Back around the year 1991 I read about the RSA algorithm and thought it would be interesting to play with the maths behind the
public key encryption process. That lead to the need for a decent stock of prime numbers, and in those days long, long before
the WWW, the easiest way was to write a programme to generate them.
So I put together, originally, a GW basic bit of code that
generated prime numbers - but VERY slowly! Over time that software was refined, converted to a compiled language and turned
into a form that could be run any time the PC was turned on, starting where it left off last time and building up the list.
Over the years I sporadically ran the prog when I thought about it.
The bit of software just sat on, and got copied to, every PC I acquired since those early days. Every so often I'd rediscover and
run the softwafe, sometimes for many hours on end in the background. Back in 1991 it typically generated at less than ten new prime
numbers per second on the 20 - 50MHz DOS machines of that era. Of late, on a 2GHz PC it was generating at up to 380 per second -
and that was with VERY much larger values than the initial slow starter worked on. All the calculations were done in 16 bit maths
using the original DOS based software so could only ever be run on an XP machine as Win 7 won't run 16 bit DOS applications.
On 14 May 2015 it reached a milestone. That bit of ancient software met the largest number it can handle - the software uses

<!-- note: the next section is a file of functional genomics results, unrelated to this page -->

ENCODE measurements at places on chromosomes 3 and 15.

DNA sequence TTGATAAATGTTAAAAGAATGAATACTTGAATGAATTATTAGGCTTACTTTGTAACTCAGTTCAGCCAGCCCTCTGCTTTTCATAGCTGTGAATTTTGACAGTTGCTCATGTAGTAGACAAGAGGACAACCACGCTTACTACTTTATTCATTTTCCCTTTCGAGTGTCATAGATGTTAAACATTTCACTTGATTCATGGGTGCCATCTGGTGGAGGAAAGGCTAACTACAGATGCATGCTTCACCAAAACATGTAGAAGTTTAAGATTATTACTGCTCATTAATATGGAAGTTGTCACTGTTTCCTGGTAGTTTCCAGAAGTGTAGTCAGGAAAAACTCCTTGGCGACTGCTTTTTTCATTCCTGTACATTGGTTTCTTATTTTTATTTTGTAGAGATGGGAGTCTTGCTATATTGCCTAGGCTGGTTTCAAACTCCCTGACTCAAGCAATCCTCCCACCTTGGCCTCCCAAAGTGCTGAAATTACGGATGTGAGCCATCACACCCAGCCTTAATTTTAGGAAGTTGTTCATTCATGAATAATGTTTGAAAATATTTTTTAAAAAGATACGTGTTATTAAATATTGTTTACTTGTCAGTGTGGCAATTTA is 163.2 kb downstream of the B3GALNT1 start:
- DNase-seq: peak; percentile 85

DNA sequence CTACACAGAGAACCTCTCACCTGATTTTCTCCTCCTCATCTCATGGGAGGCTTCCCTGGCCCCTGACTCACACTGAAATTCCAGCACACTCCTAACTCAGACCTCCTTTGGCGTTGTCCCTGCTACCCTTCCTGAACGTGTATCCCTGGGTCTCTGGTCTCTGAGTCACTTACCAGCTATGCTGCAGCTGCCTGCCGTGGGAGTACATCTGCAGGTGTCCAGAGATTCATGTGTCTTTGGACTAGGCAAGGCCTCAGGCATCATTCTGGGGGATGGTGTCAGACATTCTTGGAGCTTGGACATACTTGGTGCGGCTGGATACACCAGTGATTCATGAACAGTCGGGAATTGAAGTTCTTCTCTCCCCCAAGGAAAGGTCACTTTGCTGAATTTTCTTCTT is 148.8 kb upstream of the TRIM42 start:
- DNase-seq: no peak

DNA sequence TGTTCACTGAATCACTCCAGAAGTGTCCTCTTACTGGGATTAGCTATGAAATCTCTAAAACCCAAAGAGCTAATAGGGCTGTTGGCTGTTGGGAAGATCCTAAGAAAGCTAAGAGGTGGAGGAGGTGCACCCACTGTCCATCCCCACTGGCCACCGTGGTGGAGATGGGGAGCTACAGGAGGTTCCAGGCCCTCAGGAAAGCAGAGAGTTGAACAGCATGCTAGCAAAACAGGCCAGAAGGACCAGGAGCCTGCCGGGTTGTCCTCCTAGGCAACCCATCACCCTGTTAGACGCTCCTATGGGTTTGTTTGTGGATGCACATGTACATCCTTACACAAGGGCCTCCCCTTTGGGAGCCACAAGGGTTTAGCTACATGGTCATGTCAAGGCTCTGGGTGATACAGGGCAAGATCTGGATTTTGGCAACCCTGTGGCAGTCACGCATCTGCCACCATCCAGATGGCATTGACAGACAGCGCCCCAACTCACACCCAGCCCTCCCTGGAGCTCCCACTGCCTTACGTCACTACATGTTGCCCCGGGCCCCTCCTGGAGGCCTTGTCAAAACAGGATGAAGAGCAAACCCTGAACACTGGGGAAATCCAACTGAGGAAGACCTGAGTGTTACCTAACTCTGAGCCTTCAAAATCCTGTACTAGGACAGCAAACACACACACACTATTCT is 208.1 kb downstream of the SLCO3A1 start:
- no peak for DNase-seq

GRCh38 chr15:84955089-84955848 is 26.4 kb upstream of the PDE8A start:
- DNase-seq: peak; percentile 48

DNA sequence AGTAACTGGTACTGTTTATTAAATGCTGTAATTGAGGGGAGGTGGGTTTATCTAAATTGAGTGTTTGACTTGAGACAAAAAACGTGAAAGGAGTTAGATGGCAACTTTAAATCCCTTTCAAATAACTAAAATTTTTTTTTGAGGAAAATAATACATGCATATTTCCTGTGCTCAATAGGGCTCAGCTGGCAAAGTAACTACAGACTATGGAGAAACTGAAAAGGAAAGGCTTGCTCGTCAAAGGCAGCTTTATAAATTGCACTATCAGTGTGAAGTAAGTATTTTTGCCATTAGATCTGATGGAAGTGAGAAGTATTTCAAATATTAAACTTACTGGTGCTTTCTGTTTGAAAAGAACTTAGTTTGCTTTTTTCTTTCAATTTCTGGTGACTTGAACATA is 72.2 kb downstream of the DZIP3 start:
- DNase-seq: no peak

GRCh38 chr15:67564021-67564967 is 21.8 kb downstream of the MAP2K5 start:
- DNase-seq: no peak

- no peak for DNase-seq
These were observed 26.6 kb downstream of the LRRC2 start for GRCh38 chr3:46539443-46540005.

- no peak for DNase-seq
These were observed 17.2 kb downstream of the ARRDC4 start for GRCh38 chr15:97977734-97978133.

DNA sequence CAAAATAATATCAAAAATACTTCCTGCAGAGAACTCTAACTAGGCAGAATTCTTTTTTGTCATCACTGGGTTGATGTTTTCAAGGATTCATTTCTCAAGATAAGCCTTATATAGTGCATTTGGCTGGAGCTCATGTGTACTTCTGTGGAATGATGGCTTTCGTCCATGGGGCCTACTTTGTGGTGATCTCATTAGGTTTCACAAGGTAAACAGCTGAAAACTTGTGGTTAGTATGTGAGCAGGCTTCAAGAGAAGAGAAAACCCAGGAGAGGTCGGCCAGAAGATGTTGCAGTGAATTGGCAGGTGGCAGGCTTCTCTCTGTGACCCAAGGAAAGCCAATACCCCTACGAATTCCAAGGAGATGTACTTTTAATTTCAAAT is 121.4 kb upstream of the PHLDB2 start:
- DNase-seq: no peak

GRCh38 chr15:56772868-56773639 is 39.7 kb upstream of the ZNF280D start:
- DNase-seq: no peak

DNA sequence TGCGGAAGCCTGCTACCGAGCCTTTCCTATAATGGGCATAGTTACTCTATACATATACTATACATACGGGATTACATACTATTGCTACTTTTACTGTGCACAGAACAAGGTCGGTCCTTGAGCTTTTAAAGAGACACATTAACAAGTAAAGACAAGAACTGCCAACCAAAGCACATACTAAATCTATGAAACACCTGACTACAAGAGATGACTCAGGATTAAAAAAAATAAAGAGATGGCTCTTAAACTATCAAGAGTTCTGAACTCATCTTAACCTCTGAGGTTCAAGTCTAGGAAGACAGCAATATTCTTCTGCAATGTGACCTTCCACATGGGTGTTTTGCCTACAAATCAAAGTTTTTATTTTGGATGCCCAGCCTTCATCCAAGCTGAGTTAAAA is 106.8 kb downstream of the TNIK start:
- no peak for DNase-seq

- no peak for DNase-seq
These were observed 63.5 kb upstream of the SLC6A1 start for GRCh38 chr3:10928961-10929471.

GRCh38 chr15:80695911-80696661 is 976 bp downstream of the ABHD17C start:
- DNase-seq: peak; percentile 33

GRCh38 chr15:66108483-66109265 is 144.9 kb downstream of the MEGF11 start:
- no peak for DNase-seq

signed 32-bit integers so that is 2^31-1, which just happens to be a Mersene prime of about 2.1 billion.
So without a software rewrite that's it. And these days, if you want to play with RSA there are far better ways of getting some
very large primes indeed. Very much bigger than any here.
A quick look on the web showed that no one else seemed to have downloadable files of all the primes up to a value anywhere like
as high as this, although a plethora of sites would generate large primes, or random ones, or lists of all of them up to smaller values.
So I thought my list might as well be made available to all. If you can find a use for all 105097566 of the prime numbers up to
2147483647 you're welcome to download it from PRIMES.ZIP
But beware, the compressed file is 147 Meg in size, so make sure you have a good internet connection!
Once unzipped, the resulting 400 Meg file PRIMES.DAT has a simple structure. The format is 32 bit binary, LSByte first in
standard Windows format. Read 4 bytes at a time into 32 bit integers.
The first value in the record is the number of primes stored 105097566, the next is the first prime number 2, then they simply run
from 3, 5, 7 , 11 etc. up to 2^31-1
If you can use this list, please let me know what you're doing with it - just for interest. These days the numbers in there are far
too small be be of any use in cracking RSA or anything along those lines other than just simple demonstration of the algorithms -
and you don't need a list of all the primes for that anyway.
And finally, a couple of progs FACTORS.ZIP
written in 16 bit powerbasic (source code included for info) to give the prime factors of a number up
to [a bit less than] 2^64, and to generate random prime numbers up to that limit. As they are in 16 bit code, you'll have to run them
on an operating system of Win XP or earlier, or use a DOS emulator. Or recompile into 32 bit code
Of course, since Euclid proved nearly 2500 years ago that there are an infinite number of primes, this list
clearly comprises exactly 0% of them.
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